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Move Your DNA 2-day Workshop
April 25/26 2020 OTTAWA
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In my last post (link) I mentioned that walking is a category, and that what most people envision when asked to imagine a person walking, is a person walking on a flat, level surface, perhaps a sidewalk. Indeed, when people “go for a walk” most of the time they use a trail or a route they have mapped out that will help them achieve the 10,000 steps on their Fitbit. I went to Costa Rica this spring, and I was looking forward to bushwhacking my way through a wild, untamed jungle, but even there, the routes through the jungle are prepared, some paved, some with concrete bricks, although they are hilly and sometimes involve suspension bridges and zip lines (sadly absent in Toronto). So what is an urban person to do when it comes to getting the nutrients our feet, knees and hips crave?
If I may borrow Katy Bowman’s Nutritious Movement™ metaphor, if walking is good for you, and you walk every day, but your walking involves walking around the block, or around the mall, you are doing something inherently good, but you are only getting one nutrient – your feet never experience anything other than a flat and level surface. So it would be like eating kale for every meal – it’s inherently good yes, but to eat that for every meal is going to be 1. Boring and 2. Eventually lead to an outcome that is less than desirable. Perhaps you eat so much kale you have a thyroid imbalance. Or to put it more plainly, you walk on flat and level to the exclusion of anything else, and now your feet are stiff, sore and cannot handle anything other than a flat and level surface. Then you are advised to avoid anything other than flat and level in fear that you might incur a fall if you do otherwise. I have known older people to fall over the kind of mat that is put down in grocery stores for wet weather, which is about 1/8” thick.
While it is “safer” for people with stiff unyielding feet to stay on surfaces that will not surprise them, what of the rare instance when they encounter something out of the ordinary – the grocery store mat, the broken sidewalk, the curb that came out of nowhere? The time they went to the farmer’s market or antiques fair and had to walk on the grass, or went to the beach and found that it was rocky, the vacation in Italy or France where the sidewalks are made of cobblestones? There are going to be times when the surface surprises you, and your feet should be ready.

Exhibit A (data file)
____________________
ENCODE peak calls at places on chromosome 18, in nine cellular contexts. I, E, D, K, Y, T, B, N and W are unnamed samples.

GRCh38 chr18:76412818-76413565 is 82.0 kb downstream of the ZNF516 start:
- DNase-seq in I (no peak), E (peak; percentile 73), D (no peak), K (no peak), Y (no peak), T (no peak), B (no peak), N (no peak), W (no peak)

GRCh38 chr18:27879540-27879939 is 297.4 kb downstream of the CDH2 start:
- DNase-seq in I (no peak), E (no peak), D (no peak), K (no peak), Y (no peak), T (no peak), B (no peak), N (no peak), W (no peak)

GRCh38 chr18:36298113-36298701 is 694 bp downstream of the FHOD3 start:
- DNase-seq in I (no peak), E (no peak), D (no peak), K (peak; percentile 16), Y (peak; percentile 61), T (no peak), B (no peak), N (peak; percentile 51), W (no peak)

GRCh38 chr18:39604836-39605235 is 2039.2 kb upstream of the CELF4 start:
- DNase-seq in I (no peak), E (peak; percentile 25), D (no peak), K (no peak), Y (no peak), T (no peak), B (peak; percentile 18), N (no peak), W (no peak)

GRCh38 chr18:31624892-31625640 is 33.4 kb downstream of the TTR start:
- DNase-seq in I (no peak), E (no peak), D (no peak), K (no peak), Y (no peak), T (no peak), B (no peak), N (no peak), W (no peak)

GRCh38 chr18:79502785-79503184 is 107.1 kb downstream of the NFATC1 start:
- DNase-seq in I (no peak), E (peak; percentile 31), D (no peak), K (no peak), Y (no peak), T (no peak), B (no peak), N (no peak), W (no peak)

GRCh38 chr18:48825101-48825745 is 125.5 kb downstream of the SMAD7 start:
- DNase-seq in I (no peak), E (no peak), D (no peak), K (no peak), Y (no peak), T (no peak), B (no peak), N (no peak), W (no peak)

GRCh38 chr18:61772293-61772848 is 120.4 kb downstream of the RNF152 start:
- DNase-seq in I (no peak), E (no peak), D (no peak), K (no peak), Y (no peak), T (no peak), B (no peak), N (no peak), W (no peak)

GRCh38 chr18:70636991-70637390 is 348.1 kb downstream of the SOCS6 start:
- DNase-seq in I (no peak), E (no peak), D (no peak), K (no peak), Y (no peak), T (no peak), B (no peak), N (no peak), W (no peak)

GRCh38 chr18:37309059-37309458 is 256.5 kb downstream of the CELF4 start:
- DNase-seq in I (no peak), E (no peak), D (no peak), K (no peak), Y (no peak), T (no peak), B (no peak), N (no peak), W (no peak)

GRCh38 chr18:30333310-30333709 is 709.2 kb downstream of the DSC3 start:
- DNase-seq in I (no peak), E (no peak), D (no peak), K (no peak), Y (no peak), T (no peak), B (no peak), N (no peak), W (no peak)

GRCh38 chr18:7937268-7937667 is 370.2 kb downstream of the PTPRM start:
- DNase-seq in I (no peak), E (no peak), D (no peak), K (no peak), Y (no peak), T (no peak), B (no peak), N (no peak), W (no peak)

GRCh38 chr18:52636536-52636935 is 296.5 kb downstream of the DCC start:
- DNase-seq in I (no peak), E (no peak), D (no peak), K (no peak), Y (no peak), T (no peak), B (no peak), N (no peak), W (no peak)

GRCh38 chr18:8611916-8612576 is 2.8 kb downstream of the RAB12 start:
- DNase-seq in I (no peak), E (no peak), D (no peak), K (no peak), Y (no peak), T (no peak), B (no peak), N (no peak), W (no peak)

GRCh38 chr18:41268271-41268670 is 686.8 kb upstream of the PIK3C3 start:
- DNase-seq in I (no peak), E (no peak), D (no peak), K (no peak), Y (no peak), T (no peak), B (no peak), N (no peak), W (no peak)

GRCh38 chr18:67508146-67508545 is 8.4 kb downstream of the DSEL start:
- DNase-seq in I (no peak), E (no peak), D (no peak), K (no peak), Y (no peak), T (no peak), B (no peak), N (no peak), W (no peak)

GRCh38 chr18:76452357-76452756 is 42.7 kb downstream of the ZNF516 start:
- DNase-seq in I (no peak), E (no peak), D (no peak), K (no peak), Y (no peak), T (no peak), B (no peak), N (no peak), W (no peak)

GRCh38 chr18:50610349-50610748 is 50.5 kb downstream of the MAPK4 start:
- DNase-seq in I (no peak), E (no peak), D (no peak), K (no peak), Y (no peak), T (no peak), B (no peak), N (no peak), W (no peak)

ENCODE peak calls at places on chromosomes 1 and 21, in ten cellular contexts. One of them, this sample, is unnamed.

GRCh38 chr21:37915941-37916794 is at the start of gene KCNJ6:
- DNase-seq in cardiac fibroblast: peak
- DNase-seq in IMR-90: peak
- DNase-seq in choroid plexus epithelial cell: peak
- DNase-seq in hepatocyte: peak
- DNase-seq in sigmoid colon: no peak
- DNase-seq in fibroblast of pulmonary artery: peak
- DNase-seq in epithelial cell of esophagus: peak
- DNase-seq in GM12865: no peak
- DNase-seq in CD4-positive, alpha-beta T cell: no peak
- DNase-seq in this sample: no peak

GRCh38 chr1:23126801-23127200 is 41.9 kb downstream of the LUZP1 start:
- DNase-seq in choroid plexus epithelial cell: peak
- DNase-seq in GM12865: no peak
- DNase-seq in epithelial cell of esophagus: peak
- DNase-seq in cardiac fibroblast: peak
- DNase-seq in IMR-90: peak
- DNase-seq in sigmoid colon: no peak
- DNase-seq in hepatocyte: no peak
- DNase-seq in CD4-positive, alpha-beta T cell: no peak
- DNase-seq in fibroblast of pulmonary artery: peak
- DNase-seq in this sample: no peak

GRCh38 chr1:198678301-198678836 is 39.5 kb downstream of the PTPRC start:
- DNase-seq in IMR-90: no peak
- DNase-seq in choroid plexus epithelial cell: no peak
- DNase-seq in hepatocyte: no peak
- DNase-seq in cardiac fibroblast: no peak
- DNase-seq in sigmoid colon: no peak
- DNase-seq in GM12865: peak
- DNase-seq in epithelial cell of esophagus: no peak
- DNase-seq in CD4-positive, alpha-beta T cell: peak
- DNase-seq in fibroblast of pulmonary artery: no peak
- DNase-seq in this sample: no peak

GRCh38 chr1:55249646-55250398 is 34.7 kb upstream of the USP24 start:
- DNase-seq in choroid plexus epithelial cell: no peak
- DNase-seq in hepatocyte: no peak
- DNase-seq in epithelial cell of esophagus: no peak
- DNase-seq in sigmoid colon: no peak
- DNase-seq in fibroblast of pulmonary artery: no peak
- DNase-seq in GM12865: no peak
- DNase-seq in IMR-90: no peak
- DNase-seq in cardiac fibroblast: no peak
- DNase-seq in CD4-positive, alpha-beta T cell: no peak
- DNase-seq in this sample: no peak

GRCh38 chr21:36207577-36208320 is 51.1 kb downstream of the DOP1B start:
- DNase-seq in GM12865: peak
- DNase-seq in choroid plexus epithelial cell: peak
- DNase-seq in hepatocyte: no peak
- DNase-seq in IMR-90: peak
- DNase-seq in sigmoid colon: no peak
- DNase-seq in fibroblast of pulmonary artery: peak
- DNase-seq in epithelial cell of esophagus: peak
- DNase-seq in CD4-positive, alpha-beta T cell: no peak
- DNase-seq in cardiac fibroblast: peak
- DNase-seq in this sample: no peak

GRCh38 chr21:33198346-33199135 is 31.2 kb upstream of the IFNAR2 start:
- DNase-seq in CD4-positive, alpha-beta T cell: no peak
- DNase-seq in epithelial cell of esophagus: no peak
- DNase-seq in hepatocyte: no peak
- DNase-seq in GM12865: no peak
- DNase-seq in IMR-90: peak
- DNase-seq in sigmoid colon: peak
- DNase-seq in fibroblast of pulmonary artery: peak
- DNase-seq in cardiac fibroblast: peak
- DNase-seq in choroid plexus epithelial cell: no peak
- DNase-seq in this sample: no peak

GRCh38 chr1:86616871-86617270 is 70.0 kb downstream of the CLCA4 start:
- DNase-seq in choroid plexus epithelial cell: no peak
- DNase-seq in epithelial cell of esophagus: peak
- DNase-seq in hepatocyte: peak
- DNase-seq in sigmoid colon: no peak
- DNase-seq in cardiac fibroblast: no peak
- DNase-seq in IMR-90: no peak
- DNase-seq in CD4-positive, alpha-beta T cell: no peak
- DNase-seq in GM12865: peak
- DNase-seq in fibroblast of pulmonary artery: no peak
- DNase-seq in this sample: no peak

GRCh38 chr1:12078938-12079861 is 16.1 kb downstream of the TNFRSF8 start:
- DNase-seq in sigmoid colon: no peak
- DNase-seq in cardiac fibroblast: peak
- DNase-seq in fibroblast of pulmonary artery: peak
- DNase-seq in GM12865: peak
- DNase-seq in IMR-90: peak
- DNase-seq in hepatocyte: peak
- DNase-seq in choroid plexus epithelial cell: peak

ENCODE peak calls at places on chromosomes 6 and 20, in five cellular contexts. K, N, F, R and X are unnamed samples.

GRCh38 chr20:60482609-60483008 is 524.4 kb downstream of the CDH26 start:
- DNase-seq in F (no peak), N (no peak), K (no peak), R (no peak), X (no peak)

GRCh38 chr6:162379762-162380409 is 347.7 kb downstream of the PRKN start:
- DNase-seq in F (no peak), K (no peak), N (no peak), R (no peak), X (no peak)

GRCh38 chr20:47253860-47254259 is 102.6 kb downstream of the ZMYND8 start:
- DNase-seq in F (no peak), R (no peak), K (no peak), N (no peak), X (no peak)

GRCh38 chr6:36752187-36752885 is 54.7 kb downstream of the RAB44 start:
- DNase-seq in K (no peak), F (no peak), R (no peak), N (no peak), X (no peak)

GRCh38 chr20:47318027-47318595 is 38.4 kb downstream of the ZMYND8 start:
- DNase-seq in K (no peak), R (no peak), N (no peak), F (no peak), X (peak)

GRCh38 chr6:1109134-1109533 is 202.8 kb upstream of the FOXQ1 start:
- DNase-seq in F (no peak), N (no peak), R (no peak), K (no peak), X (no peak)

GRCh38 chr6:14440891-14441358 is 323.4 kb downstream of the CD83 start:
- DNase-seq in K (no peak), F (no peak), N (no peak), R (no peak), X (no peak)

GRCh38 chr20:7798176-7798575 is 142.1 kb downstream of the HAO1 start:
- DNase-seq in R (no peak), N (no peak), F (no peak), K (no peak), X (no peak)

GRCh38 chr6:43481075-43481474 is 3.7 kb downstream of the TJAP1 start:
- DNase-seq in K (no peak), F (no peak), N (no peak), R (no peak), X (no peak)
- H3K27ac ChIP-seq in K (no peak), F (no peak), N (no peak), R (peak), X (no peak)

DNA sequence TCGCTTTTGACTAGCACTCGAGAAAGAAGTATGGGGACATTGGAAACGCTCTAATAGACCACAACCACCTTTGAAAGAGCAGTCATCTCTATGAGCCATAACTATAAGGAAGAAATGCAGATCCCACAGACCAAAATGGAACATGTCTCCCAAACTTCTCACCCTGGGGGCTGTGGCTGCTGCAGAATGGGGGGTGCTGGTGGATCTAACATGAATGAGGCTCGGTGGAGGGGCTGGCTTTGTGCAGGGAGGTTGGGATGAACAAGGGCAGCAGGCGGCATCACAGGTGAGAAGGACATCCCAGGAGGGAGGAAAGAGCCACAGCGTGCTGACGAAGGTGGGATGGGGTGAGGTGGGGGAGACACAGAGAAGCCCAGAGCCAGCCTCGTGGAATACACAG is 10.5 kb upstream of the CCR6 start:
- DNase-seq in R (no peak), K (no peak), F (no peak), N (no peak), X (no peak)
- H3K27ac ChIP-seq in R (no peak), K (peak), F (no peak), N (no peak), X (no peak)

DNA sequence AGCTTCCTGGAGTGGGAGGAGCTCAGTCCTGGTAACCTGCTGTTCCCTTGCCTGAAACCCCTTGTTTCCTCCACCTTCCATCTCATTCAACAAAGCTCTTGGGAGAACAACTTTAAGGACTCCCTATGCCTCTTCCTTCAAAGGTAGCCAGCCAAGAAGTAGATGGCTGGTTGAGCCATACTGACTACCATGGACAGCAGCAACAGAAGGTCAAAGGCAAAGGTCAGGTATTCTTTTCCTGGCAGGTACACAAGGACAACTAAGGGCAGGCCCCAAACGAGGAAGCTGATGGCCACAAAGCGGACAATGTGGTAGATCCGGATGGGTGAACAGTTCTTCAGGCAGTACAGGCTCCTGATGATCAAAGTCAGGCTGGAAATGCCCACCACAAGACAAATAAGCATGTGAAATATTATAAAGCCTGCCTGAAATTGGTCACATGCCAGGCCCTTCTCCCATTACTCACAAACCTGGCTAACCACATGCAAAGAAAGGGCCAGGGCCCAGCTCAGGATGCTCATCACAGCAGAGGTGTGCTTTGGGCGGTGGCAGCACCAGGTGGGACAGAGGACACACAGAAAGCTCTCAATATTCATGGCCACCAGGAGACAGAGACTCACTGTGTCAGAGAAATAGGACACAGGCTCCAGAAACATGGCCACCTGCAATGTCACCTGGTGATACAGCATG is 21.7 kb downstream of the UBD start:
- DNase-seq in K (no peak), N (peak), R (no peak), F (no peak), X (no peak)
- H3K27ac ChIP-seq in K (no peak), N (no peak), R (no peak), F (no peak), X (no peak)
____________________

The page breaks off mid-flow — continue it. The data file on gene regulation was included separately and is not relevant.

You may recall from previous posts that the feet have 26 bones (or 28 if you count the tiny sesamoids) comprising 33 joints. Wait, stop; I want that to sink in. Thirty-three joints. Thirty-three joints! Your hip has one joint, your knee has one joint, your foot has thirty-three joints. (I didn’t include shoulders there because they are complex and like feet, deserve their own mention). So what is happening when you wear shoes – what is happening even more if you wear stiff shoes (like leather dress shoes or hiking boots)? Those 33 joints are prevented from movement, sometimes the toes get to move a little in shoes, if the shoe bends at the right place.
(To test your shoes: take the shoes you wear for walking and place them on a firm surface like a table. Put one hand inside, palm down to hold the back of the shoe firm. Then take the other hand at the outside of the front of the shoe and bend the front of the shoe up towards the ceiling. Where does your shoe bend (if it bends)? If it bends behind where the toes are, the shoe is not allowing your toes to bend at the joint where they meet the foot. Is the toe part of the shoe lifted off the table, kind of like the front of a canoe? This is called toe spring, and is designed to let your foot roll in leiu of the toes bending.)
So in the case of most shoes, the joint that is free to move is outside the foot; the ankle. The ankle is a hinge joint that moves mostly up and down (called dorsiflexion and plantarflexion). If you encounter that uneven surface, and your foot cannot adapt to it, the ankle is forced to. If the surface throws you to the side, you will turn over the ankle, likely resulting in a strained tendon and injured ligaments. If the ankle gives, and your balance is compromised (proprioception), you may continue falling, and end up on the ground, with a risk of breaking a hip, wrist or rib. So in my opinion, one of the most important parts of proprioception, balance, walking and continued walking throughout a long lifetime is foot mobility.
When walking inside – try to walk barefoot sometimes if you can. Some people never walk barefoot, so the home is a safe place to start for sensitive feet. I would suggest bare feet and not socks, as they can be slippery and the nerves that feed your brain information about the surface you’re on (sensory nerves) are in the skin and need direct contact.
When walking outside – choose alternative routes if appropriate, like walking beside the paved path in the park on the grass. Taking the hill instead of the stairs.
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